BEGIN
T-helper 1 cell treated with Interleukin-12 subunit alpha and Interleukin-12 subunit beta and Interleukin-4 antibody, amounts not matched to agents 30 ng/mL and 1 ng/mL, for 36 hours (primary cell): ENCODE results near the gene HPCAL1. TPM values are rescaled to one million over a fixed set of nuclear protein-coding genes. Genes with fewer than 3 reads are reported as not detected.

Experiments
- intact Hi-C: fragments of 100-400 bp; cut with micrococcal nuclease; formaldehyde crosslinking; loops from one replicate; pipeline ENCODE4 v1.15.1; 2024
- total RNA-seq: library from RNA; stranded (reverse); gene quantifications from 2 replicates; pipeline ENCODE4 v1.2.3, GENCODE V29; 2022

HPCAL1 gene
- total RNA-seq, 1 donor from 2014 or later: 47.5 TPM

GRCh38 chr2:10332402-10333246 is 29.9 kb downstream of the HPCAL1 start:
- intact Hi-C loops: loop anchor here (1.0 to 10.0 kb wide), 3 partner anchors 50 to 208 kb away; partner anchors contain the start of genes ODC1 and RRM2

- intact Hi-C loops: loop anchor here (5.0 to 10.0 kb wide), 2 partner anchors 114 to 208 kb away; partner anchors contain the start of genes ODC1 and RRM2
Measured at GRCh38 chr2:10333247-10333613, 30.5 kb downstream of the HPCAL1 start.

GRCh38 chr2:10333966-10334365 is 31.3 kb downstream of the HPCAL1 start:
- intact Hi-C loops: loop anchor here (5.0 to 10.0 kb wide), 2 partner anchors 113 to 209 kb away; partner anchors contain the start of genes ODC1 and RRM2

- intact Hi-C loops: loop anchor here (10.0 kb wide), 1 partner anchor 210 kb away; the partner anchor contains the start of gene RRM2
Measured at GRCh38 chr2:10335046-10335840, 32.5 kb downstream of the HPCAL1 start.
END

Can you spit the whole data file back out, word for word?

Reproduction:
T-helper 1 cell treated with Interleukin-12 subunit alpha and Interleukin-12 subunit beta and Interleukin-4 antibody, amounts not matched to agents 30 ng/mL and 1 ng/mL, for 36 hours (primary cell): ENCODE results near the gene HPCAL1. TPM values are rescaled to one million over a fixed set of nuclear protein-coding genes. Genes with fewer than 3 reads are reported as not detected.

Experiments
- intact Hi-C: fragments of 100-400 bp; cut with micrococcal nuclease; formaldehyde crosslinking; loops from one replicate; pipeline ENCODE4 v1.15.1; 2024
- total RNA-seq: library from RNA; stranded (reverse); gene quantifications from 2 replicates; pipeline ENCODE4 v1.2.3, GENCODE V29; 2022

HPCAL1 gene
- total RNA-seq, 1 donor from 2014 or later: 47.5 TPM

GRCh38 chr2:10332402-10333246 is 29.9 kb downstream of the HPCAL1 start:
- intact Hi-C loops: loop anchor here (1.0 to 10.0 kb wide), 3 partner anchors 50 to 208 kb away; partner anchors contain the start of genes ODC1 and RRM2

- intact Hi-C loops: loop anchor here (5.0 to 10.0 kb wide), 2 partner anchors 114 to 208 kb away; partner anchors contain the start of genes ODC1 and RRM2
Measured at GRCh38 chr2:10333247-10333613, 30.5 kb downstream of the HPCAL1 start.

GRCh38 chr2:10333966-10334365 is 31.3 kb downstream of the HPCAL1 start:
- intact Hi-C loops: loop anchor here (5.0 to 10.0 kb wide), 2 partner anchors 113 to 209 kb away; partner anchors contain the start of genes ODC1 and RRM2

- intact Hi-C loops: loop anchor here (10.0 kb wide), 1 partner anchor 210 kb away; the partner anchor contains the start of gene RRM2
Measured at GRCh38 chr2:10335046-10335840, 32.5 kb downstream of the HPCAL1 start.